Laws, Bollywood and Babaji ki buti
Drug use in movies, and the law on drugs
Image Source: NDTV" alt="Image Source: NDTV" />
The portrayal of drug use in Bollywood has come a long way. For movies in the 80s and 90s, drugs meant the ubiquitous “white powder” packed in suitcases, shown to reinforce the criminal antecedents of the villain. Of course, the only exception was bhaang, which was openly referred to in songs and storylines. Deven Verma’s character in the classic Gulzar comedy Angoor openly carries bhaang with him and mixes it into everything he can get his hands on, with hilarious results. Of course, there was also Hare Rama Hare Krishna, which was based on Dev Anand’s personal experience of the hippie culture in Nepal
Image Source: Firstpost" alt="Image Source: Firstpost" />
There has been a marked difference in the last 5 years with movies like Gangs of Wasseypur and Go Goa Gone showing marijuana use as well as the culture around it. In these movies, there is no shyness in showing their protagonists using drugs, and in referring to the drugs by their colloquially known names. In addition, we have songs like Manali Trance which are quite open with their references to drugs and their recreational use.
However, while drugs were shown as a way of recreation, there was no focus on its health and social impact. Individuals who are drug-users was the focus point, not the effect that drugs can have on a community. Udta Punjab, released last year, was a significant exception.
Udta Punjab: Drugs and the community
Image Source: The Wire" alt="Image Source: The Wire" />
The movie talked about drugs not as a recreational tool or a convenient occupation for the villain, but as a significant social problem. It brought to life the ill effects that mass drug abuse can have on a community. While the controversy around it may or may not have helped the film, it did bring attention to the conversation on drugs and drug abuse. Data from the National Crime Records Bureau, published in 2014 shows that 46,923 cases were registered in India in 2014 under the NDPS Act and India witnessed ten suicides daily due to substance abuse.
For most social issues in India, you can find a law attached to it and the same holds true for drugs. The Narcotic Drugs and Psychotropic Substances Act, 1985 is the main law in India dealing with drugs and their trafficking. Like almost all laws, it is complex, detailed, and intricate. Without going into the merits of the law or its efficacy, let’s break it down and understand what it says.
The NDPS, or The Narcotic Drugs and Psychotropic Substances Act, 1985 does three main things:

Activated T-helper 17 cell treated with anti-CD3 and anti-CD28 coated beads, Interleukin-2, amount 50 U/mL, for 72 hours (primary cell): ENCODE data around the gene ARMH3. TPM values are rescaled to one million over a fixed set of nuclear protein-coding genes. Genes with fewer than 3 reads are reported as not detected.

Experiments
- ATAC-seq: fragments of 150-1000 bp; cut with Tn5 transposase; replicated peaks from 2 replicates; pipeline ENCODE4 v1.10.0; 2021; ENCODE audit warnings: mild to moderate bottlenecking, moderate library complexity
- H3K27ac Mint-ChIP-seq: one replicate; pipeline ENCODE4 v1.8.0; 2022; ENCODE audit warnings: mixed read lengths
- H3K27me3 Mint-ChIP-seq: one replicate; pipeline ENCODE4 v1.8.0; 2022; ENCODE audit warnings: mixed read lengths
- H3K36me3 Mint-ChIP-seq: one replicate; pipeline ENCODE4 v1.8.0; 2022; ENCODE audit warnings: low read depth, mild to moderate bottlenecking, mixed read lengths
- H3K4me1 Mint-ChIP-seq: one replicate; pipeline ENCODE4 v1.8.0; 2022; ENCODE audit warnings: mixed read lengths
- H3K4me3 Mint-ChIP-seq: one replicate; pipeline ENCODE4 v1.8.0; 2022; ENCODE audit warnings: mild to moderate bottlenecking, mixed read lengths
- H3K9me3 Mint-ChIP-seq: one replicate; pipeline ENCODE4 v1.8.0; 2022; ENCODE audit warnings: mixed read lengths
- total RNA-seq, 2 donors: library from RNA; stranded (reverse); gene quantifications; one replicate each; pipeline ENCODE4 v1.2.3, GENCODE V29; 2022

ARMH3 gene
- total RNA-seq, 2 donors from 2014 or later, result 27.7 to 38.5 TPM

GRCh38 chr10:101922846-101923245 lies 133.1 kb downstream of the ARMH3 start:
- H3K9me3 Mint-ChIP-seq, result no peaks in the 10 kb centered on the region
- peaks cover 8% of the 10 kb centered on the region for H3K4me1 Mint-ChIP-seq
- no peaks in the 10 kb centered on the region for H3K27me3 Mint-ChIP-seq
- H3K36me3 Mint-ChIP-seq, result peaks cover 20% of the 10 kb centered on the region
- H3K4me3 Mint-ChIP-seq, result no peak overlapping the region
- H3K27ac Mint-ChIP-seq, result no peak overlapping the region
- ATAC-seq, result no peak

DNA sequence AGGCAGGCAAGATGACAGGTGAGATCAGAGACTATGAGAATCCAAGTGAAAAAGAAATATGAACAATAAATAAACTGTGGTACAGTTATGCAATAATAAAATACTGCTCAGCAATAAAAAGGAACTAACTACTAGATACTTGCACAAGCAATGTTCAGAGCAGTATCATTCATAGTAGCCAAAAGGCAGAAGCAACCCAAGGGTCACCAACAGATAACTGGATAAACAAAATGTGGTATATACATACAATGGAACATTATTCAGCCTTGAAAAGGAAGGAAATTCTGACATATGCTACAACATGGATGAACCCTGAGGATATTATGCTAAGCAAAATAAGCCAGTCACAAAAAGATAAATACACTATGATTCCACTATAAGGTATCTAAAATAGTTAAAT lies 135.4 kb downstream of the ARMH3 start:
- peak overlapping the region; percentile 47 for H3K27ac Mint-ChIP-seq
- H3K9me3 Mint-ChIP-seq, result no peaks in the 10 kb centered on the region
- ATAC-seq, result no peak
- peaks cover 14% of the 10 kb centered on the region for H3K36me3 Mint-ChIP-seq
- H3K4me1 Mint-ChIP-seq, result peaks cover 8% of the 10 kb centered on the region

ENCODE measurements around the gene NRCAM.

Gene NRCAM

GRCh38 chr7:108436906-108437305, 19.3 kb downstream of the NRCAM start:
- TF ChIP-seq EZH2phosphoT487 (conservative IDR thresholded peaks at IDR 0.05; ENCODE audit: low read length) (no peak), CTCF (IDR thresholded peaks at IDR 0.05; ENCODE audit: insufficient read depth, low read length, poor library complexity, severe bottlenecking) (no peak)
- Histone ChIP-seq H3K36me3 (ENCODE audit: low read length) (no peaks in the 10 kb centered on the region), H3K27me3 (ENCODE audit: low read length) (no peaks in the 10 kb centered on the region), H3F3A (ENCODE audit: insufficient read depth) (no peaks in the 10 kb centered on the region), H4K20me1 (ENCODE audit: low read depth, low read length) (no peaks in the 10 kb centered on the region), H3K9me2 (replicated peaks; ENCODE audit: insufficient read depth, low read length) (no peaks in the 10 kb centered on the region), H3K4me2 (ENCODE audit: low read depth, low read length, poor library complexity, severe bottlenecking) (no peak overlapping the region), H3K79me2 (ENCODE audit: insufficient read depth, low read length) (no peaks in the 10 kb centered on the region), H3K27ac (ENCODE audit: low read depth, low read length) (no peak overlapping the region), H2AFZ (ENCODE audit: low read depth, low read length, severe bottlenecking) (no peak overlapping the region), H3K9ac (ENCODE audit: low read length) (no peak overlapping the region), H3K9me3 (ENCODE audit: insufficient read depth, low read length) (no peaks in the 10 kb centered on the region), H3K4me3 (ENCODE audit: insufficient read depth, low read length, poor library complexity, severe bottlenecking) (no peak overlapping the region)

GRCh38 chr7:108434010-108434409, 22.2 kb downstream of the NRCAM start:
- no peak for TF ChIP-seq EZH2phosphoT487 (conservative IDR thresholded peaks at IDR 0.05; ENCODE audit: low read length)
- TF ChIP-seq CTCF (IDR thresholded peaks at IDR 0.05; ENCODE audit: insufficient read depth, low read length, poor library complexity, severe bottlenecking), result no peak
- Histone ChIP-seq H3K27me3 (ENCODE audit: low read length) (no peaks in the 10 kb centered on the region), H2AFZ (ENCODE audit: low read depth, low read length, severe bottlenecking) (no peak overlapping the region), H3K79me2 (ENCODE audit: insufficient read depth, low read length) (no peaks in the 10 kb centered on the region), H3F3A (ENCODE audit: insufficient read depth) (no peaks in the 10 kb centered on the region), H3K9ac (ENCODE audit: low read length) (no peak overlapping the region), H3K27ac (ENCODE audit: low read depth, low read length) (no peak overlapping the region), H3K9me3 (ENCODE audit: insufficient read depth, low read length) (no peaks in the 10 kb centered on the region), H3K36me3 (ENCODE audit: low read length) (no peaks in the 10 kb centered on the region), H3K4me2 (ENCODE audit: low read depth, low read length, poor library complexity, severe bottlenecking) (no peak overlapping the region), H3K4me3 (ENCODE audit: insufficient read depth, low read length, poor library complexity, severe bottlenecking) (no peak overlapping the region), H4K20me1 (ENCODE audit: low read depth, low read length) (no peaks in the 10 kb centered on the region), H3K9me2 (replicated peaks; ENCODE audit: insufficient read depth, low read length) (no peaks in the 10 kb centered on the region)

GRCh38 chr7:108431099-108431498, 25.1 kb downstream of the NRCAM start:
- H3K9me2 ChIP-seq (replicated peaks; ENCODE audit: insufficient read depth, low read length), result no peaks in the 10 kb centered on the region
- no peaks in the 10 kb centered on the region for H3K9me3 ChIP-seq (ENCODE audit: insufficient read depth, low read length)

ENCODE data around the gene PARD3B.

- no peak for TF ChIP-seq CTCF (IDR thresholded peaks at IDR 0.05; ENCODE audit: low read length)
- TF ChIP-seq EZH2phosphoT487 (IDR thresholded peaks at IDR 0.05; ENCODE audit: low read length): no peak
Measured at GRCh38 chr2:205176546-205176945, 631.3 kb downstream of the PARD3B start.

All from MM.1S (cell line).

• Regulates drug use and their possession
• Prohibits trafficking in drugs
• Allows the government to control the cultivation, production, and use of some drugs, for medicinal purposes.
The act has different sections describing various crimes like cultivating different kinds of narcotic drugs such as cannabis, coca plants, and opium poppy. It also criminalizes possession of illegal drugs and substances.
What happens if the police catch you with drugs?
If the police catch you while you were using drugs, they will usually book you under the provision on consumption. This can mean jail for up to one year and a fine up to Rs. 20,000, based on the substance that you were using. However, if you are caught handling and dealing in drugs, then there could be more trouble for you. The crime they book you under will depend on the type of drug.
If, instead, the police catch you carrying larger quantities of drugs, your punishment (after you have gone through a trial in court) will depend on the quantity of drugs you had. The Government has generally categorized the punishment into small and commercial quantities. For each drug, the small and commercial quantities are different. You must check a government notification to figure out the kind of punishment the court may impose on you.
What if someone is a drug addict?
Well, if someone is a drug addict then it’s not necessary that the court would send them to jail. It can, in certain circumstances send a drug addict to a government recognized detox or de-addiction center instead of sending them to jail. Also, if you voluntarily seek medical treatment and have not been involved in trafficking, you will not be sent to jail.
I don’t do drugs myself but I have friends who do, is that cool?
Well, you are okay if you are not helping them do anything illegal. Helping another person commit a crime under this law is considered the same as committing the crime for punishment. Letting someone use your space - whether a house, or a shop or even your car - for storing or handling drugs has the same punishment under this law as if you had committed the crime. You needn’t be the owner-you could be using the space or generally be in control of the space. For example, if you are house-sitting a friend’s apartment and drugs are found there, then you would be held accountable. Preposterously, letting someone use your animal is also a crime!
There are many other provisions of this law dealing with the attempt to commit an offense, trafficking in banned substances and import-export of illegal substances and some other things. If you want to read more about this law, then go through our explainer on this act, where we have explained the different sections of the law in simple English.
This article was written by Nyaaya, which is a free, non-profit resource explaining and documenting all Indian laws. Check out more simple law explainers here.